Age-related Macular Degeneration (AMD)
The leading cause of visual loss in the senior population of the United States is age-related macular degeneration (AMD). This condition causes deterioration—and can cause the eventual loss—of central vision. There are several risk factors for macular degeneration. Some of these risk factors, such as age or genetics (that is, inherited traits), cannot be controlled.
Other risk factors, such as smoking, poor diet, and sunlight exposure, can be reduced through changes in behavior.The most common type of macular degeneration is the “dry” form. In dry macular degeneration, there is progressive thinning (atrophy) and the depositing of waste products (drusen) in the retina. Although vision loss can occur, it is usually minimal and progresses slowly
The “wet” form of macular degeneration is only responsible for about 10% of macular degeneration cases. With wet AMD, abnormal blood vessels are stimulated to grow beneath the retina. Leakage and bleeding from these abnormal vessels can destroy central vision. Because the wet form of macular degeneration can be devastating, we have been searching for ways to prevent it from occurring. The Age-Related Eye Disease Study (AREDS) has shown that taking vitamins (vitamin supplementation) is important in slowing the progression of macular degeneration in patients with moderate dry macular degeneration or in patients with more advanced disease in one eye only. However, always consult with your physician before taking such supplements.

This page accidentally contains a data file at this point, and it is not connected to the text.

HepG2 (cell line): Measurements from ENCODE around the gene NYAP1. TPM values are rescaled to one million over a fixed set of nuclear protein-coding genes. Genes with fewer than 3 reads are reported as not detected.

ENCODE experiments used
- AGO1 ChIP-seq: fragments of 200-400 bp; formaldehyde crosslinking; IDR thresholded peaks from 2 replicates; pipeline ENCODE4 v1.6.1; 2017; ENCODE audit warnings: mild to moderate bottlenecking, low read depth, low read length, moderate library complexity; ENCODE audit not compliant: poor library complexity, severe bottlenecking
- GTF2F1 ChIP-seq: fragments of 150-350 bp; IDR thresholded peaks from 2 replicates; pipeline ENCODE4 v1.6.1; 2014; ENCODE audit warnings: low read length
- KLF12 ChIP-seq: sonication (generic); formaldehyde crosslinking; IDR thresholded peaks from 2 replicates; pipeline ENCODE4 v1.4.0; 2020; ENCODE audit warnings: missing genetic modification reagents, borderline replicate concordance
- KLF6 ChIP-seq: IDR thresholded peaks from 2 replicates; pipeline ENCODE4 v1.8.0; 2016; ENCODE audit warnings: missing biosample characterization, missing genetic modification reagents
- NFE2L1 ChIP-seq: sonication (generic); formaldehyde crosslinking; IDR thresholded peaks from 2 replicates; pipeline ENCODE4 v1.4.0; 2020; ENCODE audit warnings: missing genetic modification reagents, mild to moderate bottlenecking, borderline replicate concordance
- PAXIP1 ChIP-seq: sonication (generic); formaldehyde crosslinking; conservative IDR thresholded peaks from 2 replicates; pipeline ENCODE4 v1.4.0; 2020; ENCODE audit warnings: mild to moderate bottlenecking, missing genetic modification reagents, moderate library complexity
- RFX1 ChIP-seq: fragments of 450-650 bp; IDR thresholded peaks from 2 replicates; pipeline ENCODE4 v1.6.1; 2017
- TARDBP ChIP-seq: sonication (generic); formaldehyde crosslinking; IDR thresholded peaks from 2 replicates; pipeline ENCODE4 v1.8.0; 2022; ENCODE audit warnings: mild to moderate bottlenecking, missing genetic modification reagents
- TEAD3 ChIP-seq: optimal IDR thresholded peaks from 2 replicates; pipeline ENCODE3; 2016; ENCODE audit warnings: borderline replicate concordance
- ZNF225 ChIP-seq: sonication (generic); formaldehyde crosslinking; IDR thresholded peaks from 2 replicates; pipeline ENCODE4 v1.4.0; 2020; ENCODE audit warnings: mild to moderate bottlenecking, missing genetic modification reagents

Metamorphopsia (distortion) is usually the first symptom that appears in a patient when wet macular degeneration begins, so this symptom should be evaluated by fluorescein angiography to identify the presence and location of any abnormal new blood vessels.